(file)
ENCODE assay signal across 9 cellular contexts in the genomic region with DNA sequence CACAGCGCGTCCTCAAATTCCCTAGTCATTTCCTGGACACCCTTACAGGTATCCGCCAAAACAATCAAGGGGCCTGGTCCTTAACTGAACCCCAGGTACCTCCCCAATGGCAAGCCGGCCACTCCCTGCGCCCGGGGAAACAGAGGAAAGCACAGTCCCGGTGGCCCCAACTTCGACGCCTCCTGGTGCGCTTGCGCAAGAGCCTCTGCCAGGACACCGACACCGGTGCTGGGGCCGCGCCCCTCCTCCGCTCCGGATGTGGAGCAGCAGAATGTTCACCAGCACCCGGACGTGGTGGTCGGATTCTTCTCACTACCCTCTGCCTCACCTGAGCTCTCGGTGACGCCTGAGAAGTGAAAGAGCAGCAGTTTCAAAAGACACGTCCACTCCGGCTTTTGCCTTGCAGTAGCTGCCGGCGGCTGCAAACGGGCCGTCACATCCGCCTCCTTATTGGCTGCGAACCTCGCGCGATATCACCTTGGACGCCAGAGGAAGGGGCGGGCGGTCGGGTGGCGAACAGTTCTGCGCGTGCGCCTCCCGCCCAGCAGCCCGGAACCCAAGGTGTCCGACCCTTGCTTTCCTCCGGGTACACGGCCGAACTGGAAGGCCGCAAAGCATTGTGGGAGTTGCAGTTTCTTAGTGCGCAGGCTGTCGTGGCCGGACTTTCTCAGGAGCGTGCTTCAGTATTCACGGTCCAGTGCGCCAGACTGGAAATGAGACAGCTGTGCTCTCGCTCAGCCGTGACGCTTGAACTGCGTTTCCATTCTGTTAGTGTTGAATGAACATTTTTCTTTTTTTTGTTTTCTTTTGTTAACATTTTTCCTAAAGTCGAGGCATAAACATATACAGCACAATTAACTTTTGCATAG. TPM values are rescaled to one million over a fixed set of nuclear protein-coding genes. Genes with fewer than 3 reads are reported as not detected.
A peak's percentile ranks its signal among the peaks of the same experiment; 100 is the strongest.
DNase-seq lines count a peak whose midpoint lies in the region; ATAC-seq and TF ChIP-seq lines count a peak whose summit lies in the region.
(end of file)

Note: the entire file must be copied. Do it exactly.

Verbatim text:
ENCODE assay signal across 9 cellular contexts in the genomic region with DNA sequence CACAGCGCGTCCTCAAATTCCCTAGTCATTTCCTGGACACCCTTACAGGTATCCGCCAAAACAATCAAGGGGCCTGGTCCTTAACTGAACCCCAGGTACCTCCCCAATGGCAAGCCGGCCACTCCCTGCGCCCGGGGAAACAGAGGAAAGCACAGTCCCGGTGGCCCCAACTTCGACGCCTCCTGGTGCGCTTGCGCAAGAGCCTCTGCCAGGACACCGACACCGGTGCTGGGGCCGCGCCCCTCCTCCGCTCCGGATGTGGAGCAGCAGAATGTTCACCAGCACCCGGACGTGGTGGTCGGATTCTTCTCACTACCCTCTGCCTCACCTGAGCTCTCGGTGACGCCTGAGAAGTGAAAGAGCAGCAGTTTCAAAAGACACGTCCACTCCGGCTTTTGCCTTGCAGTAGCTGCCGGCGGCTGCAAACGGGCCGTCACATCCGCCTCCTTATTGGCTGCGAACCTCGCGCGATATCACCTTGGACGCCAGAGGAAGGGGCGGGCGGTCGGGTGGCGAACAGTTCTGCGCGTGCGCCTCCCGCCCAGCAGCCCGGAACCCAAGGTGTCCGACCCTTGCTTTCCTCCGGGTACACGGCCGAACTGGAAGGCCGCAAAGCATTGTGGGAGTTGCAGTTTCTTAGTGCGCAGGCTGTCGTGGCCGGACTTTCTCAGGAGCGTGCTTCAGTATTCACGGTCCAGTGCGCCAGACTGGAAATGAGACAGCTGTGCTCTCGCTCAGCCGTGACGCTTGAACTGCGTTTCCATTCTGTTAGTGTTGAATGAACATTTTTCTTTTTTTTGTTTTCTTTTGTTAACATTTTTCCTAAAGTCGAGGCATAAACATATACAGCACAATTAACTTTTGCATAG. TPM values are rescaled to one million over a fixed set of nuclear protein-coding genes. Genes with fewer than 3 reads are reported as not detected.
A peak's percentile ranks its signal among the peaks of the same experiment; 100 is the strongest.
DNase-seq lines count a peak whose midpoint lies in the region; ATAC-seq and TF ChIP-seq lines count a peak whose summit lies in the region.